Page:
Exterior of Nebula Coworking.
Nebula

Updated May 9 at 11 p.m. with comment from Sen. Claire McCaskill  — Last year, the Federal Communications Commission voted to repeal net neutrality, a set of regulations intended to protect internet users. Now, leaders of eight St. Louis co-working spaces are calling on Missouri congressional lawmakers to join national efforts that could reverse the commission’s decision.

Their call came Wednesday as U.S. Sen. Ed. Markey, D-Mass., filed a petition that would force the U.S. Senate to vote on the future of net neutrality. The 2015 regulations bar internet providers from controlling internet speeds, among other things. The Senate must vote by June 12 on whether to allow or block the FCC’s repeal.

Political consultant and lobbyist Mike Hafner
Jason Rosenbaum | St. Louis Public Radio

Within days after Mike Hafner began work in January 2015 as a full-time campaign staffer for Republican Eric Greitens, Hafner says he was presented with a copy of the donor list for The Mission Continues, the charity that Greitens helped found.

“We had set a meeting to discuss the donor list, so I could get notes from Eric and build a fundraising plan for his potential candidacy,” Hafner said in an interview Wednesday.

The Chase Park Plaza is in St. Louis' Central West End neighborhood.
Paul Sableman | flickr

The topic of development incentives is one that’s complex and controversial.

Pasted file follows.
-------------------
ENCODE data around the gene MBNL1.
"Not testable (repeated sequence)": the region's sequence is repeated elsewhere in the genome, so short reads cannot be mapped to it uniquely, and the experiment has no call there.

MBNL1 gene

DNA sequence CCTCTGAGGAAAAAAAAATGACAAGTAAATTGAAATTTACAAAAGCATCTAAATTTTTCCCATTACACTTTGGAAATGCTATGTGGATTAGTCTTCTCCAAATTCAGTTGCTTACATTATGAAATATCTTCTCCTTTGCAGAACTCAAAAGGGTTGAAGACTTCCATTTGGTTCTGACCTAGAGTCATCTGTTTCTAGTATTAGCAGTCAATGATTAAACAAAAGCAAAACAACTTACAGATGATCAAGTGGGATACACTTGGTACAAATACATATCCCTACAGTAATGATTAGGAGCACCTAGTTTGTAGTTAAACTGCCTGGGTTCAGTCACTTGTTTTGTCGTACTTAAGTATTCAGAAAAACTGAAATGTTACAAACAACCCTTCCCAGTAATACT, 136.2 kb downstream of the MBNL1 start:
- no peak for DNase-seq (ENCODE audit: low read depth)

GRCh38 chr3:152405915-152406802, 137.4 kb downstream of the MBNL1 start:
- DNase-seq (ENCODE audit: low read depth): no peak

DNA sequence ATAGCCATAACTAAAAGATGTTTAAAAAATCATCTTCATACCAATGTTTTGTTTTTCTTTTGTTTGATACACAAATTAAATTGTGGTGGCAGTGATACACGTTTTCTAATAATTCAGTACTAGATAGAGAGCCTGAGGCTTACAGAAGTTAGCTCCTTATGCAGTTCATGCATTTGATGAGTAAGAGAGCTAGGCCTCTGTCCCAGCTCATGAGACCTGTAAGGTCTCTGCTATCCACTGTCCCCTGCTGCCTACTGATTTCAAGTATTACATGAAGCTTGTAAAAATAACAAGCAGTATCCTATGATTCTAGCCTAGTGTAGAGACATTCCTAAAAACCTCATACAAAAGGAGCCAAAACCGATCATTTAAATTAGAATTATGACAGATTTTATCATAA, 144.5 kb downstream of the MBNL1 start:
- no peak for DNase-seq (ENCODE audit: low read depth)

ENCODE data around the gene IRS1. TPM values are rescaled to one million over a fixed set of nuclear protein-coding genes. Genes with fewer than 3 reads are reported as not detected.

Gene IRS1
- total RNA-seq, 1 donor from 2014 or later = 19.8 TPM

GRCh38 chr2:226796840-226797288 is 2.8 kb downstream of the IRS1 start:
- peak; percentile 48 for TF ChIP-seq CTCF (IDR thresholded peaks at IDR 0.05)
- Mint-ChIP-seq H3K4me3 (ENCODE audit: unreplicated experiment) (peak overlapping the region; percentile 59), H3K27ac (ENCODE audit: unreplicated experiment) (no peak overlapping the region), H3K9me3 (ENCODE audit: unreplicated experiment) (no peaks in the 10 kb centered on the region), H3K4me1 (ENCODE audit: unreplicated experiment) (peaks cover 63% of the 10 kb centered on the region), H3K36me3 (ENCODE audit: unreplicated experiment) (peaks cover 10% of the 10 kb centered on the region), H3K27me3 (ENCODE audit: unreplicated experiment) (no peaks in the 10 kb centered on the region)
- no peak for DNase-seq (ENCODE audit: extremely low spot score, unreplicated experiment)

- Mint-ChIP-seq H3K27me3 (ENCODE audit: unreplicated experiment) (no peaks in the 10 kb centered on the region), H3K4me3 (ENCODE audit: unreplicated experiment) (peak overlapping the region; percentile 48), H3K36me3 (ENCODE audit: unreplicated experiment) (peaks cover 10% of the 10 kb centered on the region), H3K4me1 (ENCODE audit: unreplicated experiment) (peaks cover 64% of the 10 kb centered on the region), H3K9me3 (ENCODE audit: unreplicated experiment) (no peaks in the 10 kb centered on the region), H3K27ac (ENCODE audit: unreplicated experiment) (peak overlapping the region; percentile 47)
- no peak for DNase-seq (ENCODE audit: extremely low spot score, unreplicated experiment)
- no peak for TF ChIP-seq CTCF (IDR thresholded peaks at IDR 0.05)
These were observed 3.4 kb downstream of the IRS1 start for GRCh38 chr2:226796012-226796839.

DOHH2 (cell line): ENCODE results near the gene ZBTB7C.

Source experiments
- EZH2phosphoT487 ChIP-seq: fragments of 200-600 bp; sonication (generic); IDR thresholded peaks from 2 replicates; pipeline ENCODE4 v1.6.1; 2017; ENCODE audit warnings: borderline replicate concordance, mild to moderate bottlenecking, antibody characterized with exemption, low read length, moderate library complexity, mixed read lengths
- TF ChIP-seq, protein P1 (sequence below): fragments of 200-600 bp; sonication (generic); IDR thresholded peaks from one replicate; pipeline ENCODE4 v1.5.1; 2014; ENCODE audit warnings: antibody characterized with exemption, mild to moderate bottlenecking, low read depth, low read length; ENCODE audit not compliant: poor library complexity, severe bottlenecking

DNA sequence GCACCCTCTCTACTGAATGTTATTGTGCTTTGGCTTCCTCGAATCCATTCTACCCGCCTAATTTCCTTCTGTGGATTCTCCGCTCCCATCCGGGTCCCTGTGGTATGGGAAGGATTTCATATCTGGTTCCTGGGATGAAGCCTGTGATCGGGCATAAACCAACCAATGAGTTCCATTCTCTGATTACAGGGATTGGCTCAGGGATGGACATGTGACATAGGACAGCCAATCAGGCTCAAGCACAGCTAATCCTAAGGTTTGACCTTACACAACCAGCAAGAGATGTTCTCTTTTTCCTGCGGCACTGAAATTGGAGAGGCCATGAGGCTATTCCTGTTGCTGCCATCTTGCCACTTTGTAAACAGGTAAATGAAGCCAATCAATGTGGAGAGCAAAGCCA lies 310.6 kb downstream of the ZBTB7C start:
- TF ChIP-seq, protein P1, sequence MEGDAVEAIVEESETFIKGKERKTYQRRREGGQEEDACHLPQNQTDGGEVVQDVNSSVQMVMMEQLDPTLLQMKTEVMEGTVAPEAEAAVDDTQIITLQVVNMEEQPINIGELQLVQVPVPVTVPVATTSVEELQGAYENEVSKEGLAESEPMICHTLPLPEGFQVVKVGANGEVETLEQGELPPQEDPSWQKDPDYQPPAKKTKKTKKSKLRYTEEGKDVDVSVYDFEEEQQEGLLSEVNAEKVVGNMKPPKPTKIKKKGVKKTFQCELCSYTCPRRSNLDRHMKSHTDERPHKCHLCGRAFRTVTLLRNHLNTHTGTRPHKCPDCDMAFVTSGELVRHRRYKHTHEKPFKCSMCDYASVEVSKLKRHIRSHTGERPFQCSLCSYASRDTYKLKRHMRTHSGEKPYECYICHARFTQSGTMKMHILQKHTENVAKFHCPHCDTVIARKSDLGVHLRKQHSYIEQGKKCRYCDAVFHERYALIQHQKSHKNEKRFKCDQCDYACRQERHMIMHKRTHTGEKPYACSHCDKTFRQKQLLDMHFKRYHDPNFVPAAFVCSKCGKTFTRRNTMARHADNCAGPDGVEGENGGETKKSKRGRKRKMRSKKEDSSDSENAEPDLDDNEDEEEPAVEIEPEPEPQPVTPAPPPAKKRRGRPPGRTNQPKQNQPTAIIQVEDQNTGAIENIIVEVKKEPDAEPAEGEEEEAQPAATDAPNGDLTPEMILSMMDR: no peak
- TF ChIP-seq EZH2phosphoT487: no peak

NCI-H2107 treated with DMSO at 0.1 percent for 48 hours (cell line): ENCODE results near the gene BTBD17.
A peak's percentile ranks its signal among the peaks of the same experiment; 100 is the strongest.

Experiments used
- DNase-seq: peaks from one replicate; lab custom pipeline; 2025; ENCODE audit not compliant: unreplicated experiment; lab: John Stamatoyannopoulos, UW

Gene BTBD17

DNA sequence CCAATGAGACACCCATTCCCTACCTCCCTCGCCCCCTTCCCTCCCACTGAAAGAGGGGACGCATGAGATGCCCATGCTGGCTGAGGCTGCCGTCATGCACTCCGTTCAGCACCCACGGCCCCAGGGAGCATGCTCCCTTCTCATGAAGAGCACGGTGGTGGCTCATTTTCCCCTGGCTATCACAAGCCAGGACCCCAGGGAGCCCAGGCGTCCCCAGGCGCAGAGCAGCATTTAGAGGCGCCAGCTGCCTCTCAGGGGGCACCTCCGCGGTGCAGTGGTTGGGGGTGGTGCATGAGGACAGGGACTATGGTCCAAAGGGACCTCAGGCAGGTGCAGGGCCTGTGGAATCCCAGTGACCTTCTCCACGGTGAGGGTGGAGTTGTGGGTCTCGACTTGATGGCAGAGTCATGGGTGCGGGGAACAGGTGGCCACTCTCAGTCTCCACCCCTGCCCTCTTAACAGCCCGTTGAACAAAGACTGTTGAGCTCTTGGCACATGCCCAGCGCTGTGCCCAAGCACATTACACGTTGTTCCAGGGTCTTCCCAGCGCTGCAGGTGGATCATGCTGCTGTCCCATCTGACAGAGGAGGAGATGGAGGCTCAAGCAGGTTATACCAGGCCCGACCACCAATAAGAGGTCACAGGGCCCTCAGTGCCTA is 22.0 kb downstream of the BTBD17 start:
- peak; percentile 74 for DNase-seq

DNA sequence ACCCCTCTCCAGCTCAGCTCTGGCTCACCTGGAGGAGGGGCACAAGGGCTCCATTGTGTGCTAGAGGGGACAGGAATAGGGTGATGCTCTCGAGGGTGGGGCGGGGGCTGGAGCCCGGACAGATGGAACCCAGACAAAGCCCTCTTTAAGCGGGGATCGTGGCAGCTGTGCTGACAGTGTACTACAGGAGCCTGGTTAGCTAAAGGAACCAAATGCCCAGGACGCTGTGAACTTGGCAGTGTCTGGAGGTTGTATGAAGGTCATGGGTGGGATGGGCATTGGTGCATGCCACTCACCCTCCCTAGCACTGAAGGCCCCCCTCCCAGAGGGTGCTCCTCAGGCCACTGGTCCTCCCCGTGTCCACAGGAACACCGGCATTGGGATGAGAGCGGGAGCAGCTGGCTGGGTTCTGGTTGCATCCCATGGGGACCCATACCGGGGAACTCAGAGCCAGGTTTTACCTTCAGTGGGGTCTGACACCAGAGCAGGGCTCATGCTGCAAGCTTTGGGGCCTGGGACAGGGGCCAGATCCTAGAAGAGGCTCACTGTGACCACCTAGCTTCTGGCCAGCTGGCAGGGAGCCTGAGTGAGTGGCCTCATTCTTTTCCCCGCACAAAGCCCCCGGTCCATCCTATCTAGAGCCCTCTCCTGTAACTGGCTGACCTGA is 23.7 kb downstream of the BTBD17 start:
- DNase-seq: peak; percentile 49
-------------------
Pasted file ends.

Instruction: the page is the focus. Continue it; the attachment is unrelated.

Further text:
Are incentives such as tax abatements and tax increment financing (TIFs) fair? Would building or renovation projects typically awarded such incentives get built if they weren’t offered?

Those are just two of the questions explored in Jack Grone’s recent reporting. Grone is the editor of McPherson, an independent journalism startup in St. Louis.

David Kovaluk | St. Louis Public Radio

Editor's note: This is the second in a series of three stories profiling the main legal figures involved in the trial of Missouri Gov. Eric Greitens. A profile of the prosecution ran Tuesday. A profile of the judge will run Thursday.

The felony trial of Missouri Gov. Eric Greitens, which starts Thursday with jury selection, has the makings of an epic courtroom skirmish.

As one attorney put it, the case is an All-Star Game for the legal community, and a sizable amount of talent is batting for the governor.

With elections looming, tensions continue between the St. Louis County Council and County Executive Stenger
File photo I Jason Rosenbaum | St. Louis Public Radio

St. Louis County voters will be asked in August whether to expand the County Council’s powers and impose campaign donation limits on candidates running for county offices.

The council gave final approval Tuesday to the proposed charter change, which embraces a number of issues.

Courtesy, Missouri Senate

Activists known as the Medicaid 23 returned to the Missouri Senate Tuesday, four years and two days after staging a demonstration in the Senate gallery after lawmakers’ refusal to expand Medicaid.

Instead of singing hymns and praying like they did in 2014, the group was quiet as Sen. Kiki Curls, D-Kansas City, read a tribute in their honor. 

Rep. Shamed Dogan, R-Ballwin
Jason Rosenbaum I St. Louis Public Radio

On the latest edition of Politically Speaking, St. Louis Public Radio’s Jason Rosenbaum and Jo Mannies welcome state Rep. Shamed Dogan to the program.

Dogan is a Republican from Ballwin. He was first elected to the Missouri House in 2014 and was re-elected in 2016. He decided to run for another House term in 2018 after mulling over whether to run for St. Louis County executive.